2.4 GHz or 5 GHz Wi-Fi for Gaming: Which Is Better?

Here’s whether a 2.4 GHz or 5 GHz Wi-Fi is better for gaming:

Technically speaking, a 5 GHz connection should be faster in most scenarios.

That said, there are enough variables at play that 2.4 GHz Wi-Fi can be the better choice.

It comes down to connection speeds, interference, and range.

If you want to learn all about whether you should use a 5 GHz or 2.4 GHz Wi-Fi for gaming, then you’re in the place.

Let’s jump right in!

2.4 GHz or 5 GHz Wi-Fi for Gaming: What Is Better? (+ Facts)

What Is the Difference Between 2.4 GHz and 5 GHz Wi-Fi? (3 Things)

Modern dual band wireless router

The first thing to understand is that the numbers 2.4 and 5 refer to bands.

This is a term that describes a frequency range for electronic signaling.

Wi-Fi bands are measured in Gigahertz. 

This is a term that measures how frequently the signal vibrates or pulses.

That’s very technical talk, but essentially, 5 GHz Wi-Fi pulses faster than 2.4 GHz Wi-Fi.

Another way to talk about bands is through wavelengths.

If one signal has a higher frequency, it has a shorter wavelength.

This matters a lot when talking about how far a signal can travel and how well it does with physical interference. 

We’ll talk more about the specific differences between these bands in the next sections.

Before that, we can explain why frequency and wavelength matter.

If a wireless signal has a higher frequency, that means that devices can pack more information into a single burst from the signal.

This is the principle that makes 5G so much faster than 4G for cellular data. 

5G runs at a much higher frequency, so if you do a fast signal burst, it has more bumps in the signal that can be used to express the ones and zeros that the machines use to communicate.

You can almost compare it to font sizes.

If someone types in a smaller font, they can fit more letters on the same page.

That’s how digital communication uses higher frequencies to make connections faster and faster.

As for wavelength, larger wavelengths tend to go farther and penetrate better.

This can get a little weird, but the easiest way to think about it is energy density.

Ultimately, wireless communication uses electromagnetic radiation (which is what light is).

That means that the signals are ultimately carried by individual photons. 

Now, every photon has the same amount of energy, but the size of the photon determines how to spread out that energy is.

So, a photon with a very small wavelength has its energy packed into a small, dense region.

Photons can get so small that they can collide with individual electrons (which is how sunburns happen).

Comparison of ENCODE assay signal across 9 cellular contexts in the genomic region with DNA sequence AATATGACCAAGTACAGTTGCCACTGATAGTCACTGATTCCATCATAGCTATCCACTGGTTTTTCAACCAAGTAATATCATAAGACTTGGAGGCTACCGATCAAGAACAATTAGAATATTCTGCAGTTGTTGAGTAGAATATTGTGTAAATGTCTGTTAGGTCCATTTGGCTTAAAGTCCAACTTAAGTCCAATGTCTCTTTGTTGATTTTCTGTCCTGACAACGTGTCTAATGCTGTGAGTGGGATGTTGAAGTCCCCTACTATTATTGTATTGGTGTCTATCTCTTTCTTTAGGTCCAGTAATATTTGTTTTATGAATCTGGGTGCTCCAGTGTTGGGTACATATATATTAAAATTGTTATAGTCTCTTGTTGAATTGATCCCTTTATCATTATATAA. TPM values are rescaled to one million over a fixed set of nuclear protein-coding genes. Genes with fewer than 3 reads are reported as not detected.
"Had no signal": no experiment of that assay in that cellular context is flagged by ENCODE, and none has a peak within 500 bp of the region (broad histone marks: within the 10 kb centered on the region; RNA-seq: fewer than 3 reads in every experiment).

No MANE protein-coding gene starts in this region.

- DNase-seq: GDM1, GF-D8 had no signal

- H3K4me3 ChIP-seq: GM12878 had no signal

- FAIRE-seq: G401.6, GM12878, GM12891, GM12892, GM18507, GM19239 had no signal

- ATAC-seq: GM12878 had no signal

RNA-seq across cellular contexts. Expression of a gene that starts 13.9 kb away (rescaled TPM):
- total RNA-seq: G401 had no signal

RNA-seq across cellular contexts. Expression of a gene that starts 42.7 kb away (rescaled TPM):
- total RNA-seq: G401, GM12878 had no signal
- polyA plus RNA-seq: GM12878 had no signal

With Wi-Fi, the photons have wavelengths measured in inches.

This isn’t super energy-dense, but it’s not the most spread-out signal either.

Some radio transmitters send out photons that are miles long.

Here’s why all of this matters.

For a photon to be stopped, all of the energy has to be absorbed. 

So, a 2.4 GHz signal can pass through a wall of sheetrock because the drywall isn’t very dense. 

No piece of the wall is the right size to absorb the whole photon, so the photon keeps going.

This is why your Wi-Fi works fine when the router is behind a closed door.

The full explanation of how this works gets deep into quantum mechanics, and it’s very weird. 

The short, easy version is that it’s easier for material to absorb a small photon than a big one.

Since wavelengths get smaller as frequencies get higher, faster Wi-Fi tends to not go as far or penetrate through walls and stuff as well.

That got deep into science.

Let’s look at the practical differences between these two Wi-Fi bands.

#1 Speed

professional gamer finishing mission on video game

A lot of people will tell you that 5 GHz is faster than 2.4 GHz.

After all, 5 is a little more than twice as much as 2.4, and you just read that higher frequencies can hold more information.

You would expect 5 GHz Wi-Fi to be twice as fast, right?

When it comes to theoretical limits, that’s true.

The fastest 5 GHz Wi-Fi available to the public right now hits speeds up to 4.8 Gbps.

Meanwhile, 2.4 GHz Wi-Fi caps out at 1.1 Gbps.

That’s four times as fast!

Here’s the thing.

In practice, the performance difference between the bands will not look like their theoretical limits, and there are a few reasons for that.

The first is internet speeds.

The fastest 2.4 GHz routers can hit speeds of 1.1 Gbps—most residential internet caps at 1 Gbps or slower.

So, 2.4 Wi-Fi can already go faster than your internet connection can handle.

Increasing the theoretical limit on your Wi-Fi won’t make a difference at all.

The other issue at play is signal loss.

All wireless signals are prone to dropping some bits of information here and there.

When that happens, the information has to be requested and sent again.

This is where most of your delays in Wi-Fi occur.

5 GHz signals can carry more information, but they are more prone to dropping data.

When you average it all out, you find that 2.4 GHz and 5 GHz speeds are indistinguishable in most homes.

If we want to be really accurate, the variability of the speeds makes it impossible to tell which one is really playing a game better.